Chick Corea's long, varied career resists a definitive summary on any one disc, so inevitably this Rarum volume is going to be limited by definition. Indeed, Corea compresses his choices further to only three of his many ensembles: the first Brazilian-charged edition of Return to Forever, his duets with vibraphonist Gary Burton, and the superb reunited 1980s trio with bassist Miroslav Vitous and drummer Roy Haynes (in any case, ECM promises a second Rarum volume of Corea chamber music in 2003). The present volume starts with a truncated version of the Return to Forever band's "Sometime Ago/La Fiesta" medley, the moody seven-minute intro lopped off perhaps to accommodate the limits of a CD that was pushing 80 minutes.
“My time with ECM is a lifetime by now,” Terje Rypdal notes, as he embarks upon his fourth decade with the label that has documented his far-reaching achievements as both improviser and composer. For this anthology, Rypdal chose to focus on his groundbreaking electric guitar artistry, heard in settings ranging from symphony orchestra to the enlightened hard rock of the Chasers. “Music must have colours and freedom”, Rypdal once said, and his selection here lacks neither.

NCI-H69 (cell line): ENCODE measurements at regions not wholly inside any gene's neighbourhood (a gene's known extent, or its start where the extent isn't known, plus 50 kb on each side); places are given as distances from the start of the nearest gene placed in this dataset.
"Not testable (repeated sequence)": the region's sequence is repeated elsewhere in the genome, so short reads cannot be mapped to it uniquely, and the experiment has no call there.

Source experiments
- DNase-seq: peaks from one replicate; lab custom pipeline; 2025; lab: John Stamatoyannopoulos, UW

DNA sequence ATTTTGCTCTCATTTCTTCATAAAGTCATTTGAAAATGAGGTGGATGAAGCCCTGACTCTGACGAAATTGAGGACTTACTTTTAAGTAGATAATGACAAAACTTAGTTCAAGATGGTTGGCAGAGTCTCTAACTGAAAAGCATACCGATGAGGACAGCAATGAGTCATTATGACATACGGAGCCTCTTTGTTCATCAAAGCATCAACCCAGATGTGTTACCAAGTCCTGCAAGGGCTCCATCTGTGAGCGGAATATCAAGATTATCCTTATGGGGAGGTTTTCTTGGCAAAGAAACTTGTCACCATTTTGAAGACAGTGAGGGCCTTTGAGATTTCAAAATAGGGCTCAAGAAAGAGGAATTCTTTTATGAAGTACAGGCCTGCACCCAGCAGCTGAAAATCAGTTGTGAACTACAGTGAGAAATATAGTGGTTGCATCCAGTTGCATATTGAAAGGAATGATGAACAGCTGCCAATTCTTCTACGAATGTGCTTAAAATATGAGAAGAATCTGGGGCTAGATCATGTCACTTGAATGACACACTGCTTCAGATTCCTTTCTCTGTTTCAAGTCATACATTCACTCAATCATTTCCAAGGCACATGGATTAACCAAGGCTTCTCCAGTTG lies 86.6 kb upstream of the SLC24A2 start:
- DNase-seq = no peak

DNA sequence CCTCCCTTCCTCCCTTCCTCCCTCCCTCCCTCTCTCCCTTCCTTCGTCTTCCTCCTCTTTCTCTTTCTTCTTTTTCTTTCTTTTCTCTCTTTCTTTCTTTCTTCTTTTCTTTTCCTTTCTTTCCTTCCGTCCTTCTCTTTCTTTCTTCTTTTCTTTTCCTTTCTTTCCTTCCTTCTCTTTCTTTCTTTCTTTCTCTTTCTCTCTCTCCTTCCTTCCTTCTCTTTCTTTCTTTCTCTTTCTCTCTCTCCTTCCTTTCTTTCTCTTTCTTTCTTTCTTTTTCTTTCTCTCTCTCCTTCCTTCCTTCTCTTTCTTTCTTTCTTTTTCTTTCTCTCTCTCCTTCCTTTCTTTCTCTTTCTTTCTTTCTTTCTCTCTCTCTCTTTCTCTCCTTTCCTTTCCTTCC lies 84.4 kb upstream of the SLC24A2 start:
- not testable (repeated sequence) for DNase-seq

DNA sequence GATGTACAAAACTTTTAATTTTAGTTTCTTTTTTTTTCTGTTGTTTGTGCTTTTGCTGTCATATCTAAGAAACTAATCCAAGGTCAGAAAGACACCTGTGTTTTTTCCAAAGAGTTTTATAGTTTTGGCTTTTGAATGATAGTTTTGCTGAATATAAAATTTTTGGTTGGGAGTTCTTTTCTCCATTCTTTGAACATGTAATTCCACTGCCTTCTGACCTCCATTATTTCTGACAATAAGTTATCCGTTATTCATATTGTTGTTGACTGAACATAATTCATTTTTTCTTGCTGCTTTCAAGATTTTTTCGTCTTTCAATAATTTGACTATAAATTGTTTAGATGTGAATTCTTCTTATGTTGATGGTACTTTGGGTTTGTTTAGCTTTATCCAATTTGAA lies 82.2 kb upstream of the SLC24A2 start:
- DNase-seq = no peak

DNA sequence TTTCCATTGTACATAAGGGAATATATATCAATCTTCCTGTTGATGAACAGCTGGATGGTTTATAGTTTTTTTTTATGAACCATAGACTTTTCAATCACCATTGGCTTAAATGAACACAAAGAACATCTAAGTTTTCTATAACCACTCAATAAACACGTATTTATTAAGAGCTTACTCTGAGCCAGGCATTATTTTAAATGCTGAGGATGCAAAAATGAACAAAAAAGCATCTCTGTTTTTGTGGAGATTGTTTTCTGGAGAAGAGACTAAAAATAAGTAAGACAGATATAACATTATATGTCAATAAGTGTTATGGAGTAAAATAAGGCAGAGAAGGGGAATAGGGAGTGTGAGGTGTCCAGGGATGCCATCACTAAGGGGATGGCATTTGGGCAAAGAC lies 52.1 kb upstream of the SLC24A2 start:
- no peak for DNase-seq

In many ways, the last volume in the ECM Rarum series of artist-chosen retrospectives is also one of its finest. Jon Christensen is the label's drummer of drummers. He has played with virtually every major leader on the roster, and his fluid, enigmatic touch has graced ECM's most outstanding recordings. Christensen has the rapacious appetite of an Elvin Jones or Roy Haynes, but combines it with the wondrously light, dancer's touch of a Billy Higgins. The nine tracks here showcase Christensen's uncanny ability to adapt, color, and in some cases even drive the vision of a bandleader toward its flourish.